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The Special Gifts of The Elderly for Life Review

Published by Chapster on 2006/3/11 (5334 reads)
"There's two kinds of sense: book sense and horse sense."

The elderly are uniquely gifted for pursuing life review. In fact, psychologist James Hillman argues that those under sixty years of age or so, are not meant to engage in life review.

While we might differ with his view in extent, he is certainly on point in principle. James Hillman writes:

"And without stories there is no pattern, no understanding, no art, and no character -- merely habits, events passing before the eyes of an aimless observer, a life unreviewed, a life lost in the living of it.

Correctly lost, I must quickly add, for the least reflected upon, most undigested life is very much worth living -- and the purpose of life in earlier years is to live it. Knowing comes later. Life review doesn't belong to earlier years. Memoirs, autobiographies, and the deep investigations of long-term psychoanalysis probably shouldn't be touched before sixty. Yet, kids in high school are asked to write about their memorable experiences and extract a lesson learned (Hillman, Force, p.91)."

This is the purpose of this class, to prevent the loss of life, yours and mine, by injecting timeless stories into a society that worships at the altar of the immediate. Only the elderly are truly able to take the long view. Though the eyes may have grown dim, the mind sees clearly.

In the excellent book, Family Tales, Family Wisdom, Robert Akeret, author and psychologist, speaks of four gifts unique to the elderly. These gifts enhance the ability to do meaningful life review.

• Crystallized Intelligence - Because the elderly have so many more life experiences to draw upon, they bring more resources to problem-solving and interpretation. When I was working as an electrician during my seminary years, I remember some of the older guys that I worked with. I would be figuring out how something should be wired up. I had all the computations right and everything worked out! As I set off to do the task, I thought I detected a glimmer of amusement. They would never come out and say that my approach was stupid, but it was certainly obvious on their faces. Three trips back to the shop later, I understood their pleasure. Though my computations may have been right on paper, the real world is filled with change and glitches. They understood this, because they were older, had encountered those glitches, and could see long term outcomes better than I.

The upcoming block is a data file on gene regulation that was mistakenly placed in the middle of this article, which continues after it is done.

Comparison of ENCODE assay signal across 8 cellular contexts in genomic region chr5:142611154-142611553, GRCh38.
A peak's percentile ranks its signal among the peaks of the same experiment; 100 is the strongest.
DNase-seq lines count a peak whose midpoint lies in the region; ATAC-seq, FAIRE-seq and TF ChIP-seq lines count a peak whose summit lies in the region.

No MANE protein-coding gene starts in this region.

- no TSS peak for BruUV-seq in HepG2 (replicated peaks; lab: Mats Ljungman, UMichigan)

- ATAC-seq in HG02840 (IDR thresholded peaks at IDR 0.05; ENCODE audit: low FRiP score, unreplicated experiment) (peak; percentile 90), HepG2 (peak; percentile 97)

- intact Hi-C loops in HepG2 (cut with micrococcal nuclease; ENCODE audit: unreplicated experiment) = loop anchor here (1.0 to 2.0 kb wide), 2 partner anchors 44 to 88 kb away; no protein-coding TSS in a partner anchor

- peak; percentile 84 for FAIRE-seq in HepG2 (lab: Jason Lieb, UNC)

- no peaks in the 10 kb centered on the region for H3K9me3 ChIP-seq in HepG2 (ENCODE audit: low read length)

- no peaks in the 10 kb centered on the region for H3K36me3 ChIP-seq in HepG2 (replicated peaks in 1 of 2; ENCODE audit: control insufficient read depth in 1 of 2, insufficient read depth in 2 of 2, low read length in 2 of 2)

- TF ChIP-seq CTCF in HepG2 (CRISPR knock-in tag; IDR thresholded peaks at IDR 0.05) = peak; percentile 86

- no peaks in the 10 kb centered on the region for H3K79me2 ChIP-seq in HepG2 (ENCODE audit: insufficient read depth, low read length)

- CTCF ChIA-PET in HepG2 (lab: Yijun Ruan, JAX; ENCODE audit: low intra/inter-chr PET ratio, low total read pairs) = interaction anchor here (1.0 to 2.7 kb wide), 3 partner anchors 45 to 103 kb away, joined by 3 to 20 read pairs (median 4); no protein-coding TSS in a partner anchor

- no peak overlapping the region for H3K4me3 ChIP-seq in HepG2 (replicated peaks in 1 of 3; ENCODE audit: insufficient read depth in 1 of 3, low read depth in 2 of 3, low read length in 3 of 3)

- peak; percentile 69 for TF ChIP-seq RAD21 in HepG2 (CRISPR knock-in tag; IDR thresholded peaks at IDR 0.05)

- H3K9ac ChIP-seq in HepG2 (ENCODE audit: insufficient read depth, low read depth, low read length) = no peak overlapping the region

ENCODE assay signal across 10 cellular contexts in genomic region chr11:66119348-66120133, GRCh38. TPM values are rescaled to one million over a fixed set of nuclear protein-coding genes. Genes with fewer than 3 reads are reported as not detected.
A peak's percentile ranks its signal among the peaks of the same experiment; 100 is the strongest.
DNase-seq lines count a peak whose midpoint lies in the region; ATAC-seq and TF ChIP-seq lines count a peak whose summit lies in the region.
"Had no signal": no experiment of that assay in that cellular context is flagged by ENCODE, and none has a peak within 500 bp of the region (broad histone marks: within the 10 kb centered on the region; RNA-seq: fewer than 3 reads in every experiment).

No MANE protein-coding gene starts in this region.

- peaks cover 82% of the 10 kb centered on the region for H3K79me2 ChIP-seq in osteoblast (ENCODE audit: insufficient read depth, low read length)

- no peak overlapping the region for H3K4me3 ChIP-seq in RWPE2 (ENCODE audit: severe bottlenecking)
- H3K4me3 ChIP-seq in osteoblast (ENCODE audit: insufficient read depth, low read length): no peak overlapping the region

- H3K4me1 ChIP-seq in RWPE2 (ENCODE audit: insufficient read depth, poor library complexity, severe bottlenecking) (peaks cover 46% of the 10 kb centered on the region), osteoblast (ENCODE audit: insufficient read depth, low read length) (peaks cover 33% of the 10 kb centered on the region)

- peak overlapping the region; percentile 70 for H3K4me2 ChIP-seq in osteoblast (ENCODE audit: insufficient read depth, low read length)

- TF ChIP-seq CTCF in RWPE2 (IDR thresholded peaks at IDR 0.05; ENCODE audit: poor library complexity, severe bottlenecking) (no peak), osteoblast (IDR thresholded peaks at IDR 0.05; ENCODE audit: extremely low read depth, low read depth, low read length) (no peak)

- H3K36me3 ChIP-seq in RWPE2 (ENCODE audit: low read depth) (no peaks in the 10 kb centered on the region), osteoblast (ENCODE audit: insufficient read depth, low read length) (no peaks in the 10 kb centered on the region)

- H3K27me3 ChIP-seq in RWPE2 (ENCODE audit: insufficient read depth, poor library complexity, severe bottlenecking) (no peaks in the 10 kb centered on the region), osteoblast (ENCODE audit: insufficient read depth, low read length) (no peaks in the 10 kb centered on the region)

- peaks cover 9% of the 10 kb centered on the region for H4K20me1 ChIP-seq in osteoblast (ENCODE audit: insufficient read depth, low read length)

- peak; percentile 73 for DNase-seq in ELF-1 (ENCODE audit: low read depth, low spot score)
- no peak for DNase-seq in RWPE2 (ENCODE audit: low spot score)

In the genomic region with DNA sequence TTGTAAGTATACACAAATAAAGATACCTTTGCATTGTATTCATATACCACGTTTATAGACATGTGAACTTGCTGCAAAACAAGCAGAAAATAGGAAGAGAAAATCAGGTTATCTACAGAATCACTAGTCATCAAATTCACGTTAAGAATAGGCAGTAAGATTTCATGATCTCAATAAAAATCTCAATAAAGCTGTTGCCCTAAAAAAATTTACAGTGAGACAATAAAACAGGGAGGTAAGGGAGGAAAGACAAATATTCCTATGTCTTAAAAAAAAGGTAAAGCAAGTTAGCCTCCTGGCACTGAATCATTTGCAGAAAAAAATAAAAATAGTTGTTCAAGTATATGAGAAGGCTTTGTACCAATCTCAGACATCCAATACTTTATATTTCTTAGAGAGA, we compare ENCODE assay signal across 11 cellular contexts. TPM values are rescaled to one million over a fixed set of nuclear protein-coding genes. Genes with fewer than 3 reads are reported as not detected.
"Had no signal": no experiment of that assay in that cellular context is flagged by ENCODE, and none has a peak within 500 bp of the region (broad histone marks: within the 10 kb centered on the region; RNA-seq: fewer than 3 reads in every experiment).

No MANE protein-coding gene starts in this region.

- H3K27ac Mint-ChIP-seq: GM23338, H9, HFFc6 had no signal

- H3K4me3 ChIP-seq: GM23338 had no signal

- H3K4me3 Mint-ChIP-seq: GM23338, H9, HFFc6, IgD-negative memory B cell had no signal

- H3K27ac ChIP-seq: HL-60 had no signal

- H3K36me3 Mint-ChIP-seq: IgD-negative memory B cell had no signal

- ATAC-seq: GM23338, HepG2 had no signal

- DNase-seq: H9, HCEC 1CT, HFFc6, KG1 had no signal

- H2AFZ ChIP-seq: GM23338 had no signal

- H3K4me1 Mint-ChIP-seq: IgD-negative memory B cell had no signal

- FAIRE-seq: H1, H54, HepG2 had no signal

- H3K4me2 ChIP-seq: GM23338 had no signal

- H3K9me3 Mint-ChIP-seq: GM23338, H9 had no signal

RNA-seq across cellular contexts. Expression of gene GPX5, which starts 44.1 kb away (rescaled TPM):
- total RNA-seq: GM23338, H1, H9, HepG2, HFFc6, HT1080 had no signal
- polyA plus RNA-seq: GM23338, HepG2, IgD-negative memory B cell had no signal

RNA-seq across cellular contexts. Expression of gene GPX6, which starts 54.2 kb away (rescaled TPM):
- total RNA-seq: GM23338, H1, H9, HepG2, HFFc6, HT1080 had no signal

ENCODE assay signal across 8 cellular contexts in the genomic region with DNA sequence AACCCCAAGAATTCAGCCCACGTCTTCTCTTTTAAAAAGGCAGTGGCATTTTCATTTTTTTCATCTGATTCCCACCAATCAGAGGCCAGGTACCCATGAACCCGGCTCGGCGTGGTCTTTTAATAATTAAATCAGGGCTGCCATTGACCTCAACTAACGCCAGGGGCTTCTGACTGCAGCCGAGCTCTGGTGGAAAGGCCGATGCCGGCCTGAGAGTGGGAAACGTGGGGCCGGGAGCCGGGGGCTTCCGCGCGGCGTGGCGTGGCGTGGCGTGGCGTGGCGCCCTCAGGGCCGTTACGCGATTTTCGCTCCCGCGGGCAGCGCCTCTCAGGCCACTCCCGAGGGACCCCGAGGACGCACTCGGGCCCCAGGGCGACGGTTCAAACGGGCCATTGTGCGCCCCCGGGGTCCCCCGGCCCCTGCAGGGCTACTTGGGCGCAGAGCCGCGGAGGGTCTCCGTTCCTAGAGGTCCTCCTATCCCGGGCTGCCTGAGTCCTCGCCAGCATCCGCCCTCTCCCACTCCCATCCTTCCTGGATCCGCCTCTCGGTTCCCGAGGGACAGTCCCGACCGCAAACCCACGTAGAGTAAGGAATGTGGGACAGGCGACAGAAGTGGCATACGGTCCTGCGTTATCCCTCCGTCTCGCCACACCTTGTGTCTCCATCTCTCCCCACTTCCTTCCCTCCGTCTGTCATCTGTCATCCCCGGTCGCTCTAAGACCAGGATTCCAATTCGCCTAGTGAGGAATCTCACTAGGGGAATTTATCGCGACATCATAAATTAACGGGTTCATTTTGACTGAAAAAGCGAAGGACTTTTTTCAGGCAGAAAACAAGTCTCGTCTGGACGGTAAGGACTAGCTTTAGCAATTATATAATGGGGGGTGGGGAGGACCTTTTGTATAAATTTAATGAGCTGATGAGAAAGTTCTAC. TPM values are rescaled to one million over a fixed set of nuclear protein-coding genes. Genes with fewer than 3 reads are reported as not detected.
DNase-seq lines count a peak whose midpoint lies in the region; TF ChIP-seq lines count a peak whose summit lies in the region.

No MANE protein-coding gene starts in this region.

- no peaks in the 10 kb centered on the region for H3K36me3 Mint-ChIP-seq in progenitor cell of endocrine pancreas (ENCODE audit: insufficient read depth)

• Creative Intelligence - Another gift that seems to be more prevalent with seniors is the ability to "think outside the box." At younger ages we may be more likely to be restricted in problem-solving and more constrained by societal rules. The rules hold less power for older adults. They are less initmidated by the possibility of failure or rejection and more interested in solving problems. Concerning this gift of the elderly for life review, Robert Akeret writes, "(They make)... creative connections between ideas, and come up with original solutions to problems. Again, these are prime talents for a storyteller (Akeret, Family Tales, 234)."

• Uncensored Intelligence - While in college, I worked at a carpet dying mill. There was a security guard who worked there who was very religious. There was also an ex-convict who worked there who seemed none too nice. Indeed, most folks gave him a wide berth, probably out of fears and rumors circulating about him. I remember one night when the little (and I do mean little) and wiry old security guard talked to that big old gruff ex-con "about his soul." It was quite a picture, these two entire opposites, talking in this way, with this smallish old man asking Joe to "get right with God." Later, I asked the security guard if he wasn't afraid to be talking so forthrightly with the most feared man in the mill. He told me, "I'm too old and I've seen too much to be afraid." This illustrates well the idea of uncensored intelligence. Uncensored intelligence is the knack of seniors to be more forthright about ideas and concepts. They are less likely to censor their ideas because others may not like them.

• Philosophical Intelligence - Ever talked with an elderly person about a pressing, but complex, decision? Have you observed the way they can often cut through all the complexities and get to the heart of the matter? This is philosohical intelligence. It is the ability to more carefully weigh the values and meanings encountered in life experiences. Philosohical intelligence comes by way of living life. It is not a taught quality but learned.

These unique properties of seniors make life review more meaningful and helpful. Not every older person has them in equal measure, if at all. But if one is to stereotype, these are some key gifts that endow the elderly with a special giftedness for life review.
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